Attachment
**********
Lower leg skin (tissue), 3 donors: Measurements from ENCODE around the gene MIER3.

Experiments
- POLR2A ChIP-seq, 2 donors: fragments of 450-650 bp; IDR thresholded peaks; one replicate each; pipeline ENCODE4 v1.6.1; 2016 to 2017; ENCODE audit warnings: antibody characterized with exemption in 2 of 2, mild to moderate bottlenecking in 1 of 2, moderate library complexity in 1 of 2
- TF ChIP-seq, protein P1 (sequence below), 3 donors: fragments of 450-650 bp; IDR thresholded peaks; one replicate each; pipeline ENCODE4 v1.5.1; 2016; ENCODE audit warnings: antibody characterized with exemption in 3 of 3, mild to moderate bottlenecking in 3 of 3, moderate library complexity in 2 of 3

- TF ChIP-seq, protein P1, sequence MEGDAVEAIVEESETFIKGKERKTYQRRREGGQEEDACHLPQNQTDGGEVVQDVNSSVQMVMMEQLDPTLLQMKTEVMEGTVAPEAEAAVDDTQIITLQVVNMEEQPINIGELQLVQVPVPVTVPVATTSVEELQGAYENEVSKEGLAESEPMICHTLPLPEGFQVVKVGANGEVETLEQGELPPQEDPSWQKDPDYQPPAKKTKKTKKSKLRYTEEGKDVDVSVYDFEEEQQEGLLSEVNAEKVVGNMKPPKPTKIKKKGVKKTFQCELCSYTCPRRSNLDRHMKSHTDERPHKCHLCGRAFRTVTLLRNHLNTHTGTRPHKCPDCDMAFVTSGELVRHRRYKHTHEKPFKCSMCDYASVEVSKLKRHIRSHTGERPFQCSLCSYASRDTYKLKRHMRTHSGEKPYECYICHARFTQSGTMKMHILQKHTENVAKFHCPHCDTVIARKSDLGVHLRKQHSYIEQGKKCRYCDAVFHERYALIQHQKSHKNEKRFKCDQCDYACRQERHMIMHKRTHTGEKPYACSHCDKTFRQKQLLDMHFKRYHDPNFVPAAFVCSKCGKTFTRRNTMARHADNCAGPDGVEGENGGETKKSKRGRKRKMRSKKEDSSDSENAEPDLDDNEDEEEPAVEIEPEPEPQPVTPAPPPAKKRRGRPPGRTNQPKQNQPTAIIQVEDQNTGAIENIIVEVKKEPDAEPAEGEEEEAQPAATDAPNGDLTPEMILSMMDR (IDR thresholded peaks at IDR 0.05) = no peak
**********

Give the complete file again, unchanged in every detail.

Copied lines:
Lower leg skin (tissue), 3 donors: Measurements from ENCODE around the gene MIER3.

Experiments
- POLR2A ChIP-seq, 2 donors: fragments of 450-650 bp; IDR thresholded peaks; one replicate each; pipeline ENCODE4 v1.6.1; 2016 to 2017; ENCODE audit warnings: antibody characterized with exemption in 2 of 2, mild to moderate bottlenecking in 1 of 2, moderate library complexity in 1 of 2
- TF ChIP-seq, protein P1 (sequence below), 3 donors: fragments of 450-650 bp; IDR thresholded peaks; one replicate each; pipeline ENCODE4 v1.5.1; 2016; ENCODE audit warnings: antibody characterized with exemption in 3 of 3, mild to moderate bottlenecking in 3 of 3, moderate library complexity in 2 of 3

- TF ChIP-seq, protein P1, sequence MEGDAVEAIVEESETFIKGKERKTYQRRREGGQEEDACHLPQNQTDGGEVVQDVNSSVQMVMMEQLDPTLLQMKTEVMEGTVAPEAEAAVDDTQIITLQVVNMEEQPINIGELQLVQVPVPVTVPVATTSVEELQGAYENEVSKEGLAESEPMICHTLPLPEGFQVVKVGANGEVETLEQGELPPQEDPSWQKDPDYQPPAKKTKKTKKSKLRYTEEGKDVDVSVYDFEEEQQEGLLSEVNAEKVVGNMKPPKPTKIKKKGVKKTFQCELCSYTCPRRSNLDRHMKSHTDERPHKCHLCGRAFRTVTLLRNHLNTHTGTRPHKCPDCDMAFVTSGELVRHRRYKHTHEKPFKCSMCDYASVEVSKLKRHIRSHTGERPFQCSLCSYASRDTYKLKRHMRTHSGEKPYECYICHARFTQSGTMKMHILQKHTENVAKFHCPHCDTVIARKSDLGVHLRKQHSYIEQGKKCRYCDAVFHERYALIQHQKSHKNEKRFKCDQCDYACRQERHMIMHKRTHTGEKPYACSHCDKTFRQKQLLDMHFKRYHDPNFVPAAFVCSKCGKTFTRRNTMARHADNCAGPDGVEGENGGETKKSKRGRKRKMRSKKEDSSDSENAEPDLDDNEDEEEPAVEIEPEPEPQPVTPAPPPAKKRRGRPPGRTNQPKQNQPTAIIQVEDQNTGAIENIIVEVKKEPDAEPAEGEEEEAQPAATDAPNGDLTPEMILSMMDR (IDR thresholded peaks at IDR 0.05) = no peak